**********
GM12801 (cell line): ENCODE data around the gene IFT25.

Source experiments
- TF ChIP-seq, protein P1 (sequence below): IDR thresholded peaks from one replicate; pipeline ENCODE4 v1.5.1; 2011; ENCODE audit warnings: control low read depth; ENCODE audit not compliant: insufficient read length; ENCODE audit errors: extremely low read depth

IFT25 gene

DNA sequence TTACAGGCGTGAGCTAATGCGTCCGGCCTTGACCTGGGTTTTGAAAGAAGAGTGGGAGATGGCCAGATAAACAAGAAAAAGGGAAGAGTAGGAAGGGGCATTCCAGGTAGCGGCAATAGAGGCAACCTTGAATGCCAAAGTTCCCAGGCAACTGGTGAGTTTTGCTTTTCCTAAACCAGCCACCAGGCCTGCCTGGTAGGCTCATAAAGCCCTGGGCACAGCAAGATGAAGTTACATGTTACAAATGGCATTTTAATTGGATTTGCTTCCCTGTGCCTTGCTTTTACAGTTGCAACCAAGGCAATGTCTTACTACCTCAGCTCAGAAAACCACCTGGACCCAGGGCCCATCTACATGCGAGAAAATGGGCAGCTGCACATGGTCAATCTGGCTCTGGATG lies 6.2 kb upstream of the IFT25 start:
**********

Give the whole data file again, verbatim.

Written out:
GM12801 (cell line): ENCODE data around the gene IFT25.

Source experiments
- TF ChIP-seq, protein P1 (sequence below): IDR thresholded peaks from one replicate; pipeline ENCODE4 v1.5.1; 2011; ENCODE audit warnings: control low read depth; ENCODE audit not compliant: insufficient read length; ENCODE audit errors: extremely low read depth

IFT25 gene

DNA sequence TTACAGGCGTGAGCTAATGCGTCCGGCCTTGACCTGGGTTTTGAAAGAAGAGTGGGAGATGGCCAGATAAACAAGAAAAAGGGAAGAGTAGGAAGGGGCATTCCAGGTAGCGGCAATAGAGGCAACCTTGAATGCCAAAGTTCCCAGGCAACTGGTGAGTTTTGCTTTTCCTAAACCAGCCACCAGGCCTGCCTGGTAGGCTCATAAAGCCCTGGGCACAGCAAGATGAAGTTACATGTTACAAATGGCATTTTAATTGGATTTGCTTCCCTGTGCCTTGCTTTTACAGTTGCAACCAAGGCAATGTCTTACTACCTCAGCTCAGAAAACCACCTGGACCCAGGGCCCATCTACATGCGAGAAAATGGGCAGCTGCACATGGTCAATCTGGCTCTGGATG lies 6.2 kb upstream of the IFT25 start: